Director's Diary - Don Winkler
Documentary filmmaking is my continuing education. Each project gives me a privileged access to new worlds, and to human beings who embody, through their life experience and their casts of mind, new ways of looking at the world. New, that is, to me. And A Sephardic Journey was no exception.
I'm Jewish, but I am not a Sephardic Jew. And when I first got the idea of doing a film about a member of the Sephardic community in Montreal, I consulted a friend from that community, and asked her for suggestions. She had one, and one only. "Solly LÚvy," she said. "You must do a film on Solly LÚvy. He first introduced me to Quebec culture, even though I had been here much longer than he had himself, and I've never forgotten that." Solly had been her teacher in her last year of high school, and although he had only just arrived on these shores, it was he who first forged the links, for her, between her own community and the dominant culture that surrounded it. And he did it through the medium of literature.
Solly grew up in Tangiers, a richly international, and multicultural city. And it was that facet of Montreal that attracted him, and that he set out to cultivate and enhance - through teaching, and through his work in high school and community theatre. An intense, tireless, and demanding personality with a hearty sense of humour, he plunged into our filmic adventure with all the uncompromising dedication with which he approaches every other aspect of his life.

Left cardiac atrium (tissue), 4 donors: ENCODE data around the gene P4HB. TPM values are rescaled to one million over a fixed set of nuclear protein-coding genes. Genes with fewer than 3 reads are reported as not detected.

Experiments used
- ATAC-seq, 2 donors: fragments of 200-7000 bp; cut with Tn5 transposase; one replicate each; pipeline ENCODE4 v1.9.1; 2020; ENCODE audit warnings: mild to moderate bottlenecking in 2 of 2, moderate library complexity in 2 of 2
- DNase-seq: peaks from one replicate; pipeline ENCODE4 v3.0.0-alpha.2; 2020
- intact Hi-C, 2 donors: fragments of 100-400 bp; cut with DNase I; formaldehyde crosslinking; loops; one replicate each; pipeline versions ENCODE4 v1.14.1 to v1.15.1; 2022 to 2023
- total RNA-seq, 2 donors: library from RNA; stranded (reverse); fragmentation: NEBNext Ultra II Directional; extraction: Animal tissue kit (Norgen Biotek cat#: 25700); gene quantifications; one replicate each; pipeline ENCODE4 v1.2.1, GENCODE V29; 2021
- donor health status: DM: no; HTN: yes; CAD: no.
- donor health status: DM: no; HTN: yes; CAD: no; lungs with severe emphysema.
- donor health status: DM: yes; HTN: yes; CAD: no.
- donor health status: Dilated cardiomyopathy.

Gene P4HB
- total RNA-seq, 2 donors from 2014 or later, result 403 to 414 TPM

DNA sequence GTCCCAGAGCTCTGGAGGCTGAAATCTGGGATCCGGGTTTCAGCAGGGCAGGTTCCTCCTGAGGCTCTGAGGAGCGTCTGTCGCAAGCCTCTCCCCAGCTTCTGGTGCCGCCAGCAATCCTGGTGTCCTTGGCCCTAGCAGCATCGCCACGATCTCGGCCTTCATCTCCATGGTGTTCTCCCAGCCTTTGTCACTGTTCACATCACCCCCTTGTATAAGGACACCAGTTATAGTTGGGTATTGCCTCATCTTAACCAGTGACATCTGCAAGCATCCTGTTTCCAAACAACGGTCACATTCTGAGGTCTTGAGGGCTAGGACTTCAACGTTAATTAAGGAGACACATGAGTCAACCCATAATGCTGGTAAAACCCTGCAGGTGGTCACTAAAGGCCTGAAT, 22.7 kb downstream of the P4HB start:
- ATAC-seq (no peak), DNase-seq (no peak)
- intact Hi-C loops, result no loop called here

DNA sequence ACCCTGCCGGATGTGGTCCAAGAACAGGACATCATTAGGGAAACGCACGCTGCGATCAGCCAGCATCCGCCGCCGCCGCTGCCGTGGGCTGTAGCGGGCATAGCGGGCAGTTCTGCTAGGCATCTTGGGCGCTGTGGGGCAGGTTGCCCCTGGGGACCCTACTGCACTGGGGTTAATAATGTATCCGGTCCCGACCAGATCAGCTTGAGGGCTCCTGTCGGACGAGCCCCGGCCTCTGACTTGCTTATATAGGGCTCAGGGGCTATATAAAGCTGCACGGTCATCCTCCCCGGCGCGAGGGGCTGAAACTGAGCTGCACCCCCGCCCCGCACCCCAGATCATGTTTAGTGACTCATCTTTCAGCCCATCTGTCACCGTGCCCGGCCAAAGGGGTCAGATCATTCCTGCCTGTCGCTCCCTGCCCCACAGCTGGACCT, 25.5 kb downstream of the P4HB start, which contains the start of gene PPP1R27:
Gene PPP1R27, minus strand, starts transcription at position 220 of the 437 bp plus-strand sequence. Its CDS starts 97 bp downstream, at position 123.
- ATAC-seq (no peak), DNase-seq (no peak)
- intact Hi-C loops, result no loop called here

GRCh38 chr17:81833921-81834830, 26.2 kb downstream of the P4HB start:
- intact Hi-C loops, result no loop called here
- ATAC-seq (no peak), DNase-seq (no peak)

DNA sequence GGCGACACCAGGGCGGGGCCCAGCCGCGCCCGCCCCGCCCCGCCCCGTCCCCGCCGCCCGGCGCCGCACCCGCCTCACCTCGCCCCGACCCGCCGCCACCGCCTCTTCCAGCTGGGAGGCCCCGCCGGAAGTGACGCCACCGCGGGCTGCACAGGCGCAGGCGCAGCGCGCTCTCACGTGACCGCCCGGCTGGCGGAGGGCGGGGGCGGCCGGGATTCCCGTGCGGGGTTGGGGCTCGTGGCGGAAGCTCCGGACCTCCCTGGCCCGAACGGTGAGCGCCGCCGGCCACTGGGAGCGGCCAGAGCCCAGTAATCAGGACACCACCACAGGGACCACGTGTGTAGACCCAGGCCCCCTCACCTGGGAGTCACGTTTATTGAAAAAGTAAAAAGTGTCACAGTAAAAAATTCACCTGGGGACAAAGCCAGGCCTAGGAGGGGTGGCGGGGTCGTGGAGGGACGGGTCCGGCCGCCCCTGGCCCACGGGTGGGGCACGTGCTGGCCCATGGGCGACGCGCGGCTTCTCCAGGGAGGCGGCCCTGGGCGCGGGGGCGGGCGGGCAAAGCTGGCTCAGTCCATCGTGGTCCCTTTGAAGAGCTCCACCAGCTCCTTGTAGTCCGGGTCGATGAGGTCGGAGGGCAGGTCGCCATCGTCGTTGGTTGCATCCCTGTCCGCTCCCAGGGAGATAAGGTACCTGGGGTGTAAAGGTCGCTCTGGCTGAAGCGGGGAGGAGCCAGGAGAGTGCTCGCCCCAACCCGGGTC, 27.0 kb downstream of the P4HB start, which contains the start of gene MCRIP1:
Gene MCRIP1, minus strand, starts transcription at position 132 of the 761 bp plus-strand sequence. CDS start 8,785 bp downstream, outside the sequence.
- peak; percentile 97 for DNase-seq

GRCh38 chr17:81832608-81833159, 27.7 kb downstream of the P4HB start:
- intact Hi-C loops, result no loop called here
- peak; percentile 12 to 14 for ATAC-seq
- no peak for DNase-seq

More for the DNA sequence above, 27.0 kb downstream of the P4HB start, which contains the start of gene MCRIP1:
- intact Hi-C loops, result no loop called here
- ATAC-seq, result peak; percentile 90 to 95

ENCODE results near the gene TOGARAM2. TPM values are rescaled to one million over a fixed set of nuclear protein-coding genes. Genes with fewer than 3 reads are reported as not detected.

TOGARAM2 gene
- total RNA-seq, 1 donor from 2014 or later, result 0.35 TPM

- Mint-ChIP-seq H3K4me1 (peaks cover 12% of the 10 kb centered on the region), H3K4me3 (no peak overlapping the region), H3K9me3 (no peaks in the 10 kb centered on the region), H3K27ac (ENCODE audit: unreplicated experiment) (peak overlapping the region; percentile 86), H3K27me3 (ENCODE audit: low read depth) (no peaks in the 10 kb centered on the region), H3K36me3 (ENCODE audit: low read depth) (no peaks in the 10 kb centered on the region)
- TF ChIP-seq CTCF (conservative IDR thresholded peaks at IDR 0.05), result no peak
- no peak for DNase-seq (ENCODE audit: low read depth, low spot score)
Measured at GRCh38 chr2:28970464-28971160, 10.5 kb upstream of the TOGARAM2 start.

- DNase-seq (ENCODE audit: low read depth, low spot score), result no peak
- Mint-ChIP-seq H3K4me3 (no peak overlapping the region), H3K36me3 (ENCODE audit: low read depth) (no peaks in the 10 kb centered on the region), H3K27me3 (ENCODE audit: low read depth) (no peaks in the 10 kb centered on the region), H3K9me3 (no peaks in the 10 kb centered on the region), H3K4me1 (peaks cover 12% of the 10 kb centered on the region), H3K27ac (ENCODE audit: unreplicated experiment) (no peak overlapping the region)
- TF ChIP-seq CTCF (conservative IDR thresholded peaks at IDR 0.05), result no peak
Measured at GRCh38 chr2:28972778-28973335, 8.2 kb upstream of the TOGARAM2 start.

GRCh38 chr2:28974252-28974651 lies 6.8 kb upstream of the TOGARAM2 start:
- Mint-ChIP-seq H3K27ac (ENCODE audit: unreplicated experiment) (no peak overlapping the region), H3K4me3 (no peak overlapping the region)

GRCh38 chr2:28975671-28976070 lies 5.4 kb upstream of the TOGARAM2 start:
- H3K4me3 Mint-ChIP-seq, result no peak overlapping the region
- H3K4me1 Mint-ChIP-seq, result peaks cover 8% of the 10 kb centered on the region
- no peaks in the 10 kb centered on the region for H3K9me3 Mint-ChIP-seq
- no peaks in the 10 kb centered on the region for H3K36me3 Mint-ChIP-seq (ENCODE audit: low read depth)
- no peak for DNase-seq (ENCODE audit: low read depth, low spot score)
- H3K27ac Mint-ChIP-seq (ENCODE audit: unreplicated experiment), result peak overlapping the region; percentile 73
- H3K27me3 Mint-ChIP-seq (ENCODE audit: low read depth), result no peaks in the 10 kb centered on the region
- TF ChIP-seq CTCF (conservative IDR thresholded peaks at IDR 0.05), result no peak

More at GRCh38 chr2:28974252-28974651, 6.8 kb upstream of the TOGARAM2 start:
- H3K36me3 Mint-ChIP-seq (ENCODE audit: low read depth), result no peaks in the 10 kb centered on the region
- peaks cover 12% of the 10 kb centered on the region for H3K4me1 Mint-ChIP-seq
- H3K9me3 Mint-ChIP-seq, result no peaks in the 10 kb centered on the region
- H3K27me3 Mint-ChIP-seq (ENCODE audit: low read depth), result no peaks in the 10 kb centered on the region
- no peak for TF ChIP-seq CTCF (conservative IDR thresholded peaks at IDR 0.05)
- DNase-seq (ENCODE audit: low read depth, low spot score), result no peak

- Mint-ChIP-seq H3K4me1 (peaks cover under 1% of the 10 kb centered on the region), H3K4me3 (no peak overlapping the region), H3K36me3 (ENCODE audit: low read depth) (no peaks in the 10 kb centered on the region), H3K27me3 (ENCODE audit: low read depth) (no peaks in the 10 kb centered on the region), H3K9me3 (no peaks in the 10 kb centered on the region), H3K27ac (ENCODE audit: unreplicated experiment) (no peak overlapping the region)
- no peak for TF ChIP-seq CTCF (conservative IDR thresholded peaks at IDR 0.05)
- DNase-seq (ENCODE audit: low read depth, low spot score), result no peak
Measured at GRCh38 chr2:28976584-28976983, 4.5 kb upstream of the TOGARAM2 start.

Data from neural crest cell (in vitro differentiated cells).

And by embodying one cardinal virtue, he became my teacher as well. For Solly is gifted with a passion for community - not the sort of passion that is inward-looking and protective, but one that is generous, and thrives on interaction and exchange. He has dedicated his life to teaching immigrant children about the culture that surrounds them, on making visible his own culture to those with which it rubs shoulders, and in staging theatrical productions that proclaim the common humanity that transcends different customs, languages, and religions. And all this not simply out of principle, not in the spirit of political correctness, but because it represents something central to his life.
And so, as sometimes happens, a film subject has become a mentor, an exemplar, and a friend. And my only hope is that the film itself be a worthy reflection of all that.
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